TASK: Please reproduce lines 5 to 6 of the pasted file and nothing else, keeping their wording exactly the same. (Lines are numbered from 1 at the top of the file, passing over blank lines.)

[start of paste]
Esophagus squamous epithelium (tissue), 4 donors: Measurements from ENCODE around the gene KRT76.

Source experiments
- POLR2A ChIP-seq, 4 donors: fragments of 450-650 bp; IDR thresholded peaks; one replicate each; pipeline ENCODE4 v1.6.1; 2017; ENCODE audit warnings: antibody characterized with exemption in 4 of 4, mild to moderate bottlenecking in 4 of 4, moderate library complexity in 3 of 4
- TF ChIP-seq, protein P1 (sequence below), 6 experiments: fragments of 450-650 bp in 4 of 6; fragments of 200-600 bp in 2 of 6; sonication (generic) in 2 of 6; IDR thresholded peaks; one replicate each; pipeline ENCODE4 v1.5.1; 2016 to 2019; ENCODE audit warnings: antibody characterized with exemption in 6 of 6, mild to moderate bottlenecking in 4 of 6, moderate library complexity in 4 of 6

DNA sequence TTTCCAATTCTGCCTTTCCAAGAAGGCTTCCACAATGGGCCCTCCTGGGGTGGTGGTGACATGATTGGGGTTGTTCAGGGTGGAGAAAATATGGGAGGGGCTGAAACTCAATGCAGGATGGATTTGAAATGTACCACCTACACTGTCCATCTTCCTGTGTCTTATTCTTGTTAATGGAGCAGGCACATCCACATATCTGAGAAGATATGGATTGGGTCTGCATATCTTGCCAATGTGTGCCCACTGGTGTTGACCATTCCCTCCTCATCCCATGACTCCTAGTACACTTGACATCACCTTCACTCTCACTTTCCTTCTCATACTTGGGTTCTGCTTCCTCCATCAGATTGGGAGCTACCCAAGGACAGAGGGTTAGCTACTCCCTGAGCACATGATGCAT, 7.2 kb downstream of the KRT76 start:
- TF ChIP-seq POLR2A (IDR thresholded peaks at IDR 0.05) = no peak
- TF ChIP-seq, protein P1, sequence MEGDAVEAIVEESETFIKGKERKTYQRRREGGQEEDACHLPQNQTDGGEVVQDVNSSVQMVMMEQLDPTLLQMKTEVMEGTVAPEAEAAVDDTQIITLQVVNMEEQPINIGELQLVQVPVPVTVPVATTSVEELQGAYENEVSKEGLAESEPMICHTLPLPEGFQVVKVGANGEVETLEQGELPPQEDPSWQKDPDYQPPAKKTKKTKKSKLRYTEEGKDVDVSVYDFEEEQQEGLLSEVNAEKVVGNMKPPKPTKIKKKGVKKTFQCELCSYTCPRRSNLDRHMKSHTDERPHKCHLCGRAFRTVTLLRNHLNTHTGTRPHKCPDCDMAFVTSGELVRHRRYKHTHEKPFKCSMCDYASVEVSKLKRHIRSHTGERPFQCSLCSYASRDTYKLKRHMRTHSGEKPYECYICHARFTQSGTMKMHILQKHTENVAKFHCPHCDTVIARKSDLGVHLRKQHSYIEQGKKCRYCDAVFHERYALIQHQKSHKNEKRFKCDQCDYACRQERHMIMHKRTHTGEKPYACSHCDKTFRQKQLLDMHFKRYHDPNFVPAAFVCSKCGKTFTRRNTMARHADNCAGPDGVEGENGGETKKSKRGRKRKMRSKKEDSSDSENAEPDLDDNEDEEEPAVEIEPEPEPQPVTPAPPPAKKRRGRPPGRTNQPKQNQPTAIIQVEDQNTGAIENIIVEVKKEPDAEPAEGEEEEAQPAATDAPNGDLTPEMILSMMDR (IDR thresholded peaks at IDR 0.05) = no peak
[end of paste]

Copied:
DNA sequence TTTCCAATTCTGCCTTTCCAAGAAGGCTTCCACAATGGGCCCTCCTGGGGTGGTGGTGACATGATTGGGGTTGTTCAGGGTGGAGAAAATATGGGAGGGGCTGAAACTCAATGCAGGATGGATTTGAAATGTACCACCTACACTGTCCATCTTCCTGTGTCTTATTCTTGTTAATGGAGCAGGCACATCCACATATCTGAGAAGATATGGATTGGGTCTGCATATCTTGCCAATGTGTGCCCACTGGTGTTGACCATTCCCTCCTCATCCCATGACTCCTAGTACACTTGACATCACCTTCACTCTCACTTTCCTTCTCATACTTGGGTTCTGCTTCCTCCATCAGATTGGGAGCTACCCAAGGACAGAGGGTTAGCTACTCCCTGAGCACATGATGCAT, 7.2 kb downstream of the KRT76 start:
- TF ChIP-seq POLR2A (IDR thresholded peaks at IDR 0.05) = no peak